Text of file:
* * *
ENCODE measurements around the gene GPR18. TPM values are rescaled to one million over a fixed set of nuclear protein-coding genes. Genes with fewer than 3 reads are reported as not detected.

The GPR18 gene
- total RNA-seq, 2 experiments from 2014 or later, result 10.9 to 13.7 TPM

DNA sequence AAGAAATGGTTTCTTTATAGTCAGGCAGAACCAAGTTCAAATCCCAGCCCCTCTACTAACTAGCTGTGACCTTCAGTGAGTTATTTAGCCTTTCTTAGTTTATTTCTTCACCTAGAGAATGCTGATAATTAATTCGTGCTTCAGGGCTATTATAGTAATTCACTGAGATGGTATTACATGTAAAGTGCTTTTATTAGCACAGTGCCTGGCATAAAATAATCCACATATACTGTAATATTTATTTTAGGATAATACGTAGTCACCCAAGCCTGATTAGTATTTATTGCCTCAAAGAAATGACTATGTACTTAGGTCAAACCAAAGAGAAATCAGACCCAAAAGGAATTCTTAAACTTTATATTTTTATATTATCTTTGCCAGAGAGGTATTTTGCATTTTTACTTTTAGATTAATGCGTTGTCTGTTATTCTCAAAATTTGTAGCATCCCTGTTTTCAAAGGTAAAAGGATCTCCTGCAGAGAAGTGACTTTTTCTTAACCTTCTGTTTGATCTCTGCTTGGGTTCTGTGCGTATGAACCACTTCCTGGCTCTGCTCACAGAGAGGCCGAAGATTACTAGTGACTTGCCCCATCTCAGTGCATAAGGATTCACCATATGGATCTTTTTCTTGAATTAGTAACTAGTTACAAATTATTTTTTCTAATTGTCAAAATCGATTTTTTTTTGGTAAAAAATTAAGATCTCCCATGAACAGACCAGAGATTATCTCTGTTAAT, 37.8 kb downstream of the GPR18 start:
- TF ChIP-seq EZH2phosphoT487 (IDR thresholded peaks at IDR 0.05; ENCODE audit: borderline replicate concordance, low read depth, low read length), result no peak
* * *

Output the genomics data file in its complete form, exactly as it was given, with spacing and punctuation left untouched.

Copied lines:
ENCODE measurements around the gene GPR18. TPM values are rescaled to one million over a fixed set of nuclear protein-coding genes. Genes with fewer than 3 reads are reported as not detected.

The GPR18 gene
- total RNA-seq, 2 experiments from 2014 or later, result 10.9 to 13.7 TPM

DNA sequence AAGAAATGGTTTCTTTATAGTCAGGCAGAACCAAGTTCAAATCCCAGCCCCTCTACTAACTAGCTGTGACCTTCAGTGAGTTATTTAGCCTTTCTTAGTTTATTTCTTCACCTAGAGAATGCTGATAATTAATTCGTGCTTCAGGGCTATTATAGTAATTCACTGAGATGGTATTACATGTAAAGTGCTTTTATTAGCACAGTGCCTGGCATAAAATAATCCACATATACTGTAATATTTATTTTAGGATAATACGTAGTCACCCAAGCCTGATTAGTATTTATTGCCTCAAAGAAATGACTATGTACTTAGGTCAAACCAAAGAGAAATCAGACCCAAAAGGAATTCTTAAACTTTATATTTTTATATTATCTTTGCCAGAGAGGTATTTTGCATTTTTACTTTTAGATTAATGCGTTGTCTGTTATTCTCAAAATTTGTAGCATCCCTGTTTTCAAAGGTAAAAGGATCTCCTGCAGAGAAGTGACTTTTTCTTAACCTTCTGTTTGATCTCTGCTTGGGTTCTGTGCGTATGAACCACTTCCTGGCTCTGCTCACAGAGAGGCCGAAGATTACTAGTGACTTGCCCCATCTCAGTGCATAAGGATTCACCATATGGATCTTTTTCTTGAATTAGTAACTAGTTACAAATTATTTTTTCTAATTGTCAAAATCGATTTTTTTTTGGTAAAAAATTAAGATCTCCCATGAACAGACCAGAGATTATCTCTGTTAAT, 37.8 kb downstream of the GPR18 start:
- TF ChIP-seq EZH2phosphoT487 (IDR thresholded peaks at IDR 0.05; ENCODE audit: borderline replicate concordance, low read depth, low read length), result no peak